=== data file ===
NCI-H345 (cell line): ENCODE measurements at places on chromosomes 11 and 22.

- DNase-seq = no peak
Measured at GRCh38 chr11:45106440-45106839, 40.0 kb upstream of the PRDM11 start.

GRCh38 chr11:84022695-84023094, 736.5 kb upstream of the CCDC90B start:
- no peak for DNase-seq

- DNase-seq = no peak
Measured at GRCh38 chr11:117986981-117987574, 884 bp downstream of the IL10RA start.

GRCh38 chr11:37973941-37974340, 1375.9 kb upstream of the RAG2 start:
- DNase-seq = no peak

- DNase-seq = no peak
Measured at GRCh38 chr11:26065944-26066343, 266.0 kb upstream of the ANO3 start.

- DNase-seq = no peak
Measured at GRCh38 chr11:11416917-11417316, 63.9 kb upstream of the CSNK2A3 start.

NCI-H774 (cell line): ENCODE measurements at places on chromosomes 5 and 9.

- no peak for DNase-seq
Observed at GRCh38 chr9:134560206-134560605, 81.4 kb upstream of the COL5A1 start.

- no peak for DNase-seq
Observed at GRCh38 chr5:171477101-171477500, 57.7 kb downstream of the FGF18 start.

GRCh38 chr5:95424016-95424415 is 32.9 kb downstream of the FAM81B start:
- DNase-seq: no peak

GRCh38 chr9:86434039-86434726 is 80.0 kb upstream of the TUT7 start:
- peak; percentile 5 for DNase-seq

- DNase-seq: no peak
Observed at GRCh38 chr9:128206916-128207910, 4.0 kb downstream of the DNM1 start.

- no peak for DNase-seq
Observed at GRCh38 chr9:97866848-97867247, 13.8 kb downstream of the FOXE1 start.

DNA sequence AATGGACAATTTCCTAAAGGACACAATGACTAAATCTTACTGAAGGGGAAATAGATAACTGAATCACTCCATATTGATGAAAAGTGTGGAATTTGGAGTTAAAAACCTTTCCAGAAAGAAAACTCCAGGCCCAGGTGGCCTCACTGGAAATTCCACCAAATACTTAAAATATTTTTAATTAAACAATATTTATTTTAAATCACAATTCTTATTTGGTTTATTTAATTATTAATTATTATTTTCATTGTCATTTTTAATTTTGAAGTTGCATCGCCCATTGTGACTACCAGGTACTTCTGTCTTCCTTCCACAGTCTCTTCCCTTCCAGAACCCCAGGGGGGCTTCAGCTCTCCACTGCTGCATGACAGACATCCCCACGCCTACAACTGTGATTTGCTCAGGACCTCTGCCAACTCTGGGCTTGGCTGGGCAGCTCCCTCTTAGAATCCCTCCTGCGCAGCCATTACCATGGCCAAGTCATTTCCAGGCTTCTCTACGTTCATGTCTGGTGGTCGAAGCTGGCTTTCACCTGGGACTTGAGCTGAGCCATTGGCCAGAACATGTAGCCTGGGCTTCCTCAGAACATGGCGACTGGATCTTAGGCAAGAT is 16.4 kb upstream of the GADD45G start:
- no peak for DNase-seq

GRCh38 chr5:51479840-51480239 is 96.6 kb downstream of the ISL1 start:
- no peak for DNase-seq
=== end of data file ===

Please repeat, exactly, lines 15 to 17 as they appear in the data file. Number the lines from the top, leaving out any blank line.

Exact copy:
- no peak for DNase-seq
Observed at GRCh38 chr9:134560206-134560605, 81.4 kb upstream of the COL5A1 start.

- no peak for DNase-seq